The Douglas County Sheriff’s Office is investigating incidents of “gallon smash” which took place last month at Walmart on Topsy Lane.
According to reports, juveniles were observed on store surveillance in the dairy section of the store tossing two gallons of what appears to be tea in the air.
When the containers smashed on the floor, one juvenile is seen sliding through the tea and falling. When he re-enters camera range, the juvenile appears to be limping.
Store personnel said six juveniles appeared to be involved, with two suspects acting as lookouts. After the containers smashed, two of the subjects got the attention of people walking by, then left the store.
■ A 43-year-old Gardnerville woman was charged with drunk driving and child endangerment Sunday after she ran a stop sign at Kimmerling in the Gardnerville Ranchos and had an alcohol content of .145, nearly twice the legal limit of .08 for driving. According to reports, Pandora Lawrence had two minor children in her vehicle, resulting in a child endangerment charge.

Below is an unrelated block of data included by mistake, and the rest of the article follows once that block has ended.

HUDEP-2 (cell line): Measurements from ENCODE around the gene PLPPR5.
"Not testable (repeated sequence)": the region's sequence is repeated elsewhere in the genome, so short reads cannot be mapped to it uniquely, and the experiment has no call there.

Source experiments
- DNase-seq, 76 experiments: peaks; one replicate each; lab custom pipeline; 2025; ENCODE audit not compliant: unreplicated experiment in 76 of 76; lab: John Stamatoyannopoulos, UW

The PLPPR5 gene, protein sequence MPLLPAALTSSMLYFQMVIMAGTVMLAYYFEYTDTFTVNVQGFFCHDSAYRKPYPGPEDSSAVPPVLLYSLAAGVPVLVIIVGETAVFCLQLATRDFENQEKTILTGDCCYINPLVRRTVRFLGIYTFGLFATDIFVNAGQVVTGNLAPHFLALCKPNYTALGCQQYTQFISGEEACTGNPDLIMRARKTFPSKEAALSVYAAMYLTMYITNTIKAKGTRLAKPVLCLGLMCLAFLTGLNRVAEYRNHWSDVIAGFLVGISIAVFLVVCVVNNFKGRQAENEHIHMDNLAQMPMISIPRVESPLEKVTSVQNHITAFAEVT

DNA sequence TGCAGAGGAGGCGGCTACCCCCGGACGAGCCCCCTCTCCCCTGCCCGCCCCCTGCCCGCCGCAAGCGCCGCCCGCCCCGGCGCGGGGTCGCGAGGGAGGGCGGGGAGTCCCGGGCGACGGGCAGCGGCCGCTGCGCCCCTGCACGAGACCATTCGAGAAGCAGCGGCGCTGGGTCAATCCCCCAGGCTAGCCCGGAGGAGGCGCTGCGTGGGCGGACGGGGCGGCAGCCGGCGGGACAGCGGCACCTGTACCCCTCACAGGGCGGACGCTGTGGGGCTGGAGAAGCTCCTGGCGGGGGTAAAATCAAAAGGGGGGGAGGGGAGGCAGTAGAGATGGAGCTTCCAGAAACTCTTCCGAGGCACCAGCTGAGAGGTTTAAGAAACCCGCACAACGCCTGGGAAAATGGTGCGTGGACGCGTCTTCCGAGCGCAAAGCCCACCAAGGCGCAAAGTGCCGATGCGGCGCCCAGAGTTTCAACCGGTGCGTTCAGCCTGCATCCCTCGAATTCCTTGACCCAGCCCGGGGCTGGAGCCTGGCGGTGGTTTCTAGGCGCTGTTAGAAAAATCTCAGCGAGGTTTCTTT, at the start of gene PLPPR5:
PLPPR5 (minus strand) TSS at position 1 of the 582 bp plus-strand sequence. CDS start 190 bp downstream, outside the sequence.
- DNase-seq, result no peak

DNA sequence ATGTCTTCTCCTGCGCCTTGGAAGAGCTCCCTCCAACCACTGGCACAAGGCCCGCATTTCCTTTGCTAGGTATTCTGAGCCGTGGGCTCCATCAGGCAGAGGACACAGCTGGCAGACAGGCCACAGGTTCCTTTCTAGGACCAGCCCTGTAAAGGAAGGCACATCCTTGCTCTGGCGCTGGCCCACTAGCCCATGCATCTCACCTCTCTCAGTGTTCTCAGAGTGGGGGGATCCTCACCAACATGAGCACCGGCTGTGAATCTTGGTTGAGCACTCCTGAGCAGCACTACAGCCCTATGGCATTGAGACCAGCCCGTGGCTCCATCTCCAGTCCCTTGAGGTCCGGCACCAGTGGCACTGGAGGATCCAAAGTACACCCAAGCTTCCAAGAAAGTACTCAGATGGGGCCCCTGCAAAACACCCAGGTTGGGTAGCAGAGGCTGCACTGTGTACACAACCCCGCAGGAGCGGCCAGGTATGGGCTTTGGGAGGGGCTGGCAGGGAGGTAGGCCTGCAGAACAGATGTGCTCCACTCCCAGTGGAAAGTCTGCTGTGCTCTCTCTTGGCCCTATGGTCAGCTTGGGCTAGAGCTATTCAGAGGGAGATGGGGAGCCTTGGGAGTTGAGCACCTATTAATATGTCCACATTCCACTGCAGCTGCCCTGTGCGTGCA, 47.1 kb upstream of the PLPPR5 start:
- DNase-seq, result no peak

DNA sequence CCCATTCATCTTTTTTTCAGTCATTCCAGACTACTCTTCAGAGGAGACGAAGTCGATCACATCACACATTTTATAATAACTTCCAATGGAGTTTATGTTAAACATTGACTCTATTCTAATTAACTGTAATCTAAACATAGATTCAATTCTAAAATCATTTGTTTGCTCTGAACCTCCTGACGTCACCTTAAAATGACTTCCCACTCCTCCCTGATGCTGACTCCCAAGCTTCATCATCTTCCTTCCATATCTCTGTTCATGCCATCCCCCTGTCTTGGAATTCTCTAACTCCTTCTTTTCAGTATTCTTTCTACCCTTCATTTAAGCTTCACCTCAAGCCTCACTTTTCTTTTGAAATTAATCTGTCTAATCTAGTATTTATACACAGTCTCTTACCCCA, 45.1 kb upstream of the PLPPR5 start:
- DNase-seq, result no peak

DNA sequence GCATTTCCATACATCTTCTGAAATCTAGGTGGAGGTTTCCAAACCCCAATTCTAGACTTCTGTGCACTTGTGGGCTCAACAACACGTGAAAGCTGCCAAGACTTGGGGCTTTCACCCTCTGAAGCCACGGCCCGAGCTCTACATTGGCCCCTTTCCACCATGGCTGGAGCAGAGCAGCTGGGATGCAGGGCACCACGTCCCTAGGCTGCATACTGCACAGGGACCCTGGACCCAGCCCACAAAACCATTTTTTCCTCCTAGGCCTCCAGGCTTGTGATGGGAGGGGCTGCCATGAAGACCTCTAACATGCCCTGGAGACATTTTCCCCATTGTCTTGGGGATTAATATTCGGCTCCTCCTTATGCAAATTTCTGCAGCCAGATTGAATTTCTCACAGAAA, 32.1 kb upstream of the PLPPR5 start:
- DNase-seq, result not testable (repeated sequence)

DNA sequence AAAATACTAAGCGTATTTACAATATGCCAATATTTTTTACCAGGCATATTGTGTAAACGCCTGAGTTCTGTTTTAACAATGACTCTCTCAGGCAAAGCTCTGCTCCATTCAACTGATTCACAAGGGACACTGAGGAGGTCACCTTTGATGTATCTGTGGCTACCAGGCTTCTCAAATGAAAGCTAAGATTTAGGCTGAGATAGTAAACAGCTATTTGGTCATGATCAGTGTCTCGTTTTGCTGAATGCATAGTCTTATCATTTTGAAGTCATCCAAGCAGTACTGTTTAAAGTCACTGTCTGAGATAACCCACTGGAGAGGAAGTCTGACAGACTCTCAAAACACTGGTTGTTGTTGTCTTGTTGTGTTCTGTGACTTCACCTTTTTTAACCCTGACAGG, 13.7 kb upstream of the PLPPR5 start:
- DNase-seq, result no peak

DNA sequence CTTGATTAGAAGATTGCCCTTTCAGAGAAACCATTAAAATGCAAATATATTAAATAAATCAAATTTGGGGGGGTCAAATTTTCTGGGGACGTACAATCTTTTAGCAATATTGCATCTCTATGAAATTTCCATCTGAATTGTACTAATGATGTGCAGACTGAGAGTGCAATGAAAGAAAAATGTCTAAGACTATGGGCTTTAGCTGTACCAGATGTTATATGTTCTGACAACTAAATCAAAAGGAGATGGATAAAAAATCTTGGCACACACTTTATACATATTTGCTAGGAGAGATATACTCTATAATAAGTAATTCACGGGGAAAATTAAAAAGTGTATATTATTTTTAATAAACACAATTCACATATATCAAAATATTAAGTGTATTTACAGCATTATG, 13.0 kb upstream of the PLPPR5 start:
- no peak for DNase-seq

East Fork Justice Tom Perkins released Lawrence on her own recognizance, and appointed lawyer Jamie Henry to represent her. Her next hearing is March 27.
While out of custody, Lawrence must abstain from alcohol and narcotics, and is under supervision by the Department of Alternative Sentencing. She is subject to random search, seizure and testing.
■ A 20-year-old Gardnerville man was jailed last week after deputies responding to a 911 hangup discovered him with a alcohol content of .36, more than four times the legal limit of .08.
Darien Anderson was charged with minor consuming and coercion. East Fork Judge Tom Perkins appointed attorney Jamie Henry to represent him and set Anderson’s next court appearance Wednesday.
He is being held without bail. Prosecutor Erik Levin asked that Anderson be denied bail because of his record.
“His previous case in district court involved drugs and he continues to use,” Levin said.
“He went through the regimental discipline program which we hoped would straighten him out. Obviously, it didn’t,” Levin said. “We don’t have many tools left.”
Two years ago, Anderson faced up to six years in prison after he admitted selling two hydrocodone tablets for $10.
He completed the regimental discipline program and charges were dismissed.
In January, he received a 90-day suspended sentenced for possession of drug paraphernalia.